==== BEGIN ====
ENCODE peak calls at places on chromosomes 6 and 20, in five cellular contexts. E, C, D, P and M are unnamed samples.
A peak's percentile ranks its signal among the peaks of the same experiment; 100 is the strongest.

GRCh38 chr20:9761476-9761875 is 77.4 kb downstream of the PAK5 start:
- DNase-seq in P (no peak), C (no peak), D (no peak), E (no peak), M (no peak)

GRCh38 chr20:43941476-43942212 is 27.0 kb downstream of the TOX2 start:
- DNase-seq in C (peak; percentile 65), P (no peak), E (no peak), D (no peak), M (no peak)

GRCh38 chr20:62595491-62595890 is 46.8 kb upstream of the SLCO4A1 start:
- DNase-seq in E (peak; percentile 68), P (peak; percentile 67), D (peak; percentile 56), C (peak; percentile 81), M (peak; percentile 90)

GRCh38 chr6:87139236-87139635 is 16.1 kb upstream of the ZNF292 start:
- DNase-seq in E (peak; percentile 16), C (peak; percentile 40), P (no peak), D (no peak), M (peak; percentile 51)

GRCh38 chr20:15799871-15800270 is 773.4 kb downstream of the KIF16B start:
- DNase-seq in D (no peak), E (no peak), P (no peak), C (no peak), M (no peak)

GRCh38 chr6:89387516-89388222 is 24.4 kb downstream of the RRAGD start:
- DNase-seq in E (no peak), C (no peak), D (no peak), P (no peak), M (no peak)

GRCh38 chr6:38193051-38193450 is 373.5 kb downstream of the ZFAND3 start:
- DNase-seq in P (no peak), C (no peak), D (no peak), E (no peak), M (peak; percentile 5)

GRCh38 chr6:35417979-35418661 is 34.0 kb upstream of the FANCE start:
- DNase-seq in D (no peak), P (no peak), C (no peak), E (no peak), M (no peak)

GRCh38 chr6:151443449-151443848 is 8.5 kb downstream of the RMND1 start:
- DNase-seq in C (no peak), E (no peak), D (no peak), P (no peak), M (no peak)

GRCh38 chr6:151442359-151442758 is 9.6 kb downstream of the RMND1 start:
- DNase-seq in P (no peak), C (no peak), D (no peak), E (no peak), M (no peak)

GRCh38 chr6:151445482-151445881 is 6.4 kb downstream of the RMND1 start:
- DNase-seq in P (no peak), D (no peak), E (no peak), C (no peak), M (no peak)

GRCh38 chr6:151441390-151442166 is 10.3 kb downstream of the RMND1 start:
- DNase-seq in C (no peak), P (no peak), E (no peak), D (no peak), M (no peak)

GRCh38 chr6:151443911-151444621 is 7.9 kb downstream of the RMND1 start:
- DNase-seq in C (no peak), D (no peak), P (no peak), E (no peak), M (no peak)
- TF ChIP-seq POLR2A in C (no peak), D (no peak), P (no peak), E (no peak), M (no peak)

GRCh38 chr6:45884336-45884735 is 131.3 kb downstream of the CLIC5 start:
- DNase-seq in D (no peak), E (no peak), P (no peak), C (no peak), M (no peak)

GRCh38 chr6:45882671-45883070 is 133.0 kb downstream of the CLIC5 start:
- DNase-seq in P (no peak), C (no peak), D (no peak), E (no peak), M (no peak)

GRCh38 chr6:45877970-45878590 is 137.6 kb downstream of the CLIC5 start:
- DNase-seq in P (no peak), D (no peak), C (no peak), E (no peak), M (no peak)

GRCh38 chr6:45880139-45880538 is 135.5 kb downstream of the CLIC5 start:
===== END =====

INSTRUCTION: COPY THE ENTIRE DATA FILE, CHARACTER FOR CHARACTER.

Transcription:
ENCODE peak calls at places on chromosomes 6 and 20, in five cellular contexts. E, C, D, P and M are unnamed samples.
A peak's percentile ranks its signal among the peaks of the same experiment; 100 is the strongest.

GRCh38 chr20:9761476-9761875 is 77.4 kb downstream of the PAK5 start:
- DNase-seq in P (no peak), C (no peak), D (no peak), E (no peak), M (no peak)

GRCh38 chr20:43941476-43942212 is 27.0 kb downstream of the TOX2 start:
- DNase-seq in C (peak; percentile 65), P (no peak), E (no peak), D (no peak), M (no peak)

GRCh38 chr20:62595491-62595890 is 46.8 kb upstream of the SLCO4A1 start:
- DNase-seq in E (peak; percentile 68), P (peak; percentile 67), D (peak; percentile 56), C (peak; percentile 81), M (peak; percentile 90)

GRCh38 chr6:87139236-87139635 is 16.1 kb upstream of the ZNF292 start:
- DNase-seq in E (peak; percentile 16), C (peak; percentile 40), P (no peak), D (no peak), M (peak; percentile 51)

GRCh38 chr20:15799871-15800270 is 773.4 kb downstream of the KIF16B start:
- DNase-seq in D (no peak), E (no peak), P (no peak), C (no peak), M (no peak)

GRCh38 chr6:89387516-89388222 is 24.4 kb downstream of the RRAGD start:
- DNase-seq in E (no peak), C (no peak), D (no peak), P (no peak), M (no peak)

GRCh38 chr6:38193051-38193450 is 373.5 kb downstream of the ZFAND3 start:
- DNase-seq in P (no peak), C (no peak), D (no peak), E (no peak), M (peak; percentile 5)

GRCh38 chr6:35417979-35418661 is 34.0 kb upstream of the FANCE start:
- DNase-seq in D (no peak), P (no peak), C (no peak), E (no peak), M (no peak)

GRCh38 chr6:151443449-151443848 is 8.5 kb downstream of the RMND1 start:
- DNase-seq in C (no peak), E (no peak), D (no peak), P (no peak), M (no peak)

GRCh38 chr6:151442359-151442758 is 9.6 kb downstream of the RMND1 start:
- DNase-seq in P (no peak), C (no peak), D (no peak), E (no peak), M (no peak)

GRCh38 chr6:151445482-151445881 is 6.4 kb downstream of the RMND1 start:
- DNase-seq in P (no peak), D (no peak), E (no peak), C (no peak), M (no peak)

GRCh38 chr6:151441390-151442166 is 10.3 kb downstream of the RMND1 start:
- DNase-seq in C (no peak), P (no peak), E (no peak), D (no peak), M (no peak)

GRCh38 chr6:151443911-151444621 is 7.9 kb downstream of the RMND1 start:
- DNase-seq in C (no peak), D (no peak), P (no peak), E (no peak), M (no peak)
- TF ChIP-seq POLR2A in C (no peak), D (no peak), P (no peak), E (no peak), M (no peak)

GRCh38 chr6:45884336-45884735 is 131.3 kb downstream of the CLIC5 start:
- DNase-seq in D (no peak), E (no peak), P (no peak), C (no peak), M (no peak)

GRCh38 chr6:45882671-45883070 is 133.0 kb downstream of the CLIC5 start:
- DNase-seq in P (no peak), C (no peak), D (no peak), E (no peak), M (no peak)

GRCh38 chr6:45877970-45878590 is 137.6 kb downstream of the CLIC5 start:
- DNase-seq in P (no peak), D (no peak), C (no peak), E (no peak), M (no peak)

GRCh38 chr6:45880139-45880538 is 135.5 kb downstream of the CLIC5 start: